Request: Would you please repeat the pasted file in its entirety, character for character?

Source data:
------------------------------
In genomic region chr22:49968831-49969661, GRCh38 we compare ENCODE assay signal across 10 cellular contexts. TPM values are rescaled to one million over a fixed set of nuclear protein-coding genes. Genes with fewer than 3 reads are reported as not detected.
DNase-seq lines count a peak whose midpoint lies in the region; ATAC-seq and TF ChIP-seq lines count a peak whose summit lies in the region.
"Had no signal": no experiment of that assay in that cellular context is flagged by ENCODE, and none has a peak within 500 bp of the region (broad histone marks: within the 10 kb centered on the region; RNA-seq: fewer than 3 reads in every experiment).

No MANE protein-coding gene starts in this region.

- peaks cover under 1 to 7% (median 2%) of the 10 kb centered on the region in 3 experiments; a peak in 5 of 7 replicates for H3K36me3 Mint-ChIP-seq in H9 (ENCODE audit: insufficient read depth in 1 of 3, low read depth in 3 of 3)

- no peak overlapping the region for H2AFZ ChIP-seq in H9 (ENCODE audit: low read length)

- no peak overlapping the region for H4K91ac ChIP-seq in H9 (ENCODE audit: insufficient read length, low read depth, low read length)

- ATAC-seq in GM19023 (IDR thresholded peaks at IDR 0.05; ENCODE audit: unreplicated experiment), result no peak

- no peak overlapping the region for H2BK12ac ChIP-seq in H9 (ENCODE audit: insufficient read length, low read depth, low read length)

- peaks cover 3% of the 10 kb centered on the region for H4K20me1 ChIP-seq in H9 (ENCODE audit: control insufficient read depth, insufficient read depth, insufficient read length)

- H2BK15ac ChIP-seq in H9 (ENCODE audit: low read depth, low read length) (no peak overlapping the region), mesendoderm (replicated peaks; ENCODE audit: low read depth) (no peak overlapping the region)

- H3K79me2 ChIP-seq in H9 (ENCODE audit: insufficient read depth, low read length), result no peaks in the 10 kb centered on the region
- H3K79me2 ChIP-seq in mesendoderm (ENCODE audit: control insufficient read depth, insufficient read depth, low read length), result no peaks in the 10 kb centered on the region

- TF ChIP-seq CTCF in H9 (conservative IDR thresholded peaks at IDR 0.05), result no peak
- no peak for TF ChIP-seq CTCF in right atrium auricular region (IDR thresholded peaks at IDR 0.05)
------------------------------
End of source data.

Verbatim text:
In genomic region chr22:49968831-49969661, GRCh38 we compare ENCODE assay signal across 10 cellular contexts. TPM values are rescaled to one million over a fixed set of nuclear protein-coding genes. Genes with fewer than 3 reads are reported as not detected.
DNase-seq lines count a peak whose midpoint lies in the region; ATAC-seq and TF ChIP-seq lines count a peak whose summit lies in the region.
"Had no signal": no experiment of that assay in that cellular context is flagged by ENCODE, and none has a peak within 500 bp of the region (broad histone marks: within the 10 kb centered on the region; RNA-seq: fewer than 3 reads in every experiment).

No MANE protein-coding gene starts in this region.

- peaks cover under 1 to 7% (median 2%) of the 10 kb centered on the region in 3 experiments; a peak in 5 of 7 replicates for H3K36me3 Mint-ChIP-seq in H9 (ENCODE audit: insufficient read depth in 1 of 3, low read depth in 3 of 3)

- no peak overlapping the region for H2AFZ ChIP-seq in H9 (ENCODE audit: low read length)

- no peak overlapping the region for H4K91ac ChIP-seq in H9 (ENCODE audit: insufficient read length, low read depth, low read length)

- ATAC-seq in GM19023 (IDR thresholded peaks at IDR 0.05; ENCODE audit: unreplicated experiment), result no peak

- no peak overlapping the region for H2BK12ac ChIP-seq in H9 (ENCODE audit: insufficient read length, low read depth, low read length)

- peaks cover 3% of the 10 kb centered on the region for H4K20me1 ChIP-seq in H9 (ENCODE audit: control insufficient read depth, insufficient read depth, insufficient read length)

- H2BK15ac ChIP-seq in H9 (ENCODE audit: low read depth, low read length) (no peak overlapping the region), mesendoderm (replicated peaks; ENCODE audit: low read depth) (no peak overlapping the region)

- H3K79me2 ChIP-seq in H9 (ENCODE audit: insufficient read depth, low read length), result no peaks in the 10 kb centered on the region
- H3K79me2 ChIP-seq in mesendoderm (ENCODE audit: control insufficient read depth, insufficient read depth, low read length), result no peaks in the 10 kb centered on the region

- TF ChIP-seq CTCF in H9 (conservative IDR thresholded peaks at IDR 0.05), result no peak
- no peak for TF ChIP-seq CTCF in right atrium auricular region (IDR thresholded peaks at IDR 0.05)